“I think he needed some fun outlet to process through the grief of not being with his friends at school,” his mother says, “the grief of not being able to have play dates or go to the park or visit my mom or my sister. I think just with all the emotions he was feeling, he found his outlet to be writing and he started this story. He started it maybe two weeks in, three weeks in to our quarantine at home. And he would ask me,’Mom tell me about coronavirus. So I know we got to wash our hands with soap and water. And I know we can use hand sanitizer. But what are some other ways that we’re keeping ourselves healthy? Like, let’s think about all the normal ways we keep ourselves healthy, right?’ So he’s been like probing me for factual information. This is what his 8-year-old brain is doing.” 

Jack didn’t want to create just any old story line. Like any good author, he did his research first and let his findings guide him. Although his characters exist in the realm of make believe, the world in which they do business is eerily familiar to the world we all live in, now that COVID-19 has come upon us.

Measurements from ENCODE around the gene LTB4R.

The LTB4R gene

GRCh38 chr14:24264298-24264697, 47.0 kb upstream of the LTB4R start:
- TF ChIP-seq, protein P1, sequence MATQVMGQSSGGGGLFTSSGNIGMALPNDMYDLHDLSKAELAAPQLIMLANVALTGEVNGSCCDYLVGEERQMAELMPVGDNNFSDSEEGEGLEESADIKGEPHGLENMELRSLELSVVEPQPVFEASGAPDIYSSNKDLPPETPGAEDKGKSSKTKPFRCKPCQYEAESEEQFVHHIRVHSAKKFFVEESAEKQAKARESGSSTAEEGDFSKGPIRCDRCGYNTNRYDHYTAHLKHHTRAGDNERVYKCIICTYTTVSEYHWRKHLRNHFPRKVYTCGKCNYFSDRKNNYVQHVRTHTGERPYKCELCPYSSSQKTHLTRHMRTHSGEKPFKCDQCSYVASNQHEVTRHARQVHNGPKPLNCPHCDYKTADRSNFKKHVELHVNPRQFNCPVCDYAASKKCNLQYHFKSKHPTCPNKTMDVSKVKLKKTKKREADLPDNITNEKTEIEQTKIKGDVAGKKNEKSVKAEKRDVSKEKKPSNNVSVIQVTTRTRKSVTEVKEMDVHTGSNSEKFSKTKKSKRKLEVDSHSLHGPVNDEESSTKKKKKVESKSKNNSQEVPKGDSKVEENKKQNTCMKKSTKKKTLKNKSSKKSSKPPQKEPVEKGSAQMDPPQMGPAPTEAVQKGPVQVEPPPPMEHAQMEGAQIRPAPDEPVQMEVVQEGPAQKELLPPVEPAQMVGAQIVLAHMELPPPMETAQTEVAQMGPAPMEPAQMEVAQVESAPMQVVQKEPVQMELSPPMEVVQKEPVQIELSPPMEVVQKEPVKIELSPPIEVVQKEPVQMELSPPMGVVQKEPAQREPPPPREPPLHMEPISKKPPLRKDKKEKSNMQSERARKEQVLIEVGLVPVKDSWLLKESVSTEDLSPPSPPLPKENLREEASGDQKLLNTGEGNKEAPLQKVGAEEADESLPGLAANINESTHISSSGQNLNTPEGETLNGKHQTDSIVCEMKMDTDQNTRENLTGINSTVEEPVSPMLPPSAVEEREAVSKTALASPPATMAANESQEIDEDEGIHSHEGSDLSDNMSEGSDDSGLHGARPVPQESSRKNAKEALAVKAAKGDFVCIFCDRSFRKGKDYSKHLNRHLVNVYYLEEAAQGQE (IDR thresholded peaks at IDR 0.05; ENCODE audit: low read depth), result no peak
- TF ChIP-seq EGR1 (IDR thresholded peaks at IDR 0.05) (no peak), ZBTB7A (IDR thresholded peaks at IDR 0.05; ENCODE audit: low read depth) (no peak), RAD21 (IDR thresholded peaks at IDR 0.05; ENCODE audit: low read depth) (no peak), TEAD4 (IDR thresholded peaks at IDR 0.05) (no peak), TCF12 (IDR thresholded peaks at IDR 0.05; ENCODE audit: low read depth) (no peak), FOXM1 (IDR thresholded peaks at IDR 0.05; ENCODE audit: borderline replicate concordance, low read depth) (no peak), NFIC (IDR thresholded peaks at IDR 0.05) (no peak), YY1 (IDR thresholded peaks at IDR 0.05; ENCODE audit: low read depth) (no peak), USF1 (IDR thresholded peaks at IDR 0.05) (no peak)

And oh, what characters Jack has invented to contend with it all. 

“He has a team of heroes, including The Exerciser. He has Vitamin C Man who kind of leads the team,” his mother says. “He has Mr. Sanitizer and Professor Know-It-All, who’s a scientist.” 

Whatever fodder the real world offers up, young Jack is more than happy to make use of it in his story. That wild run on toilet paper? Oh, yes. It’s in there. Jack calls it “The TP Mystery of 2020,” and it features people all over town “shouting for help from their toilet seats.” 

The story is funny. It’s insightful, and maybe even a little bit dark at times. 

“I can tell he’s just using it to process emotion about having his whole world rocked,” Kate says. “He talks about being out of school and missing friends. He talks about being afraid. He calls it an evil tool of darkness — this fear vapor, that Evil Corona is setting off in the world to make everybody afraid. He’s very intelligent emotionally, but just like any other boy, he has a hard time physically letting those emotions out. So his outlet is for sure writing.” 

Though young Lewiston writer Jack Lydon is still working on his book, he’s already looking for an illustrator to bring his characters to life. Kate Lydon photo


Jack writes and writes. His parents give him the encouragement and space to do so, and they also credit McMahon Elementary School in Lewiston, where Jack is a student, for fostering the kid’s abilities.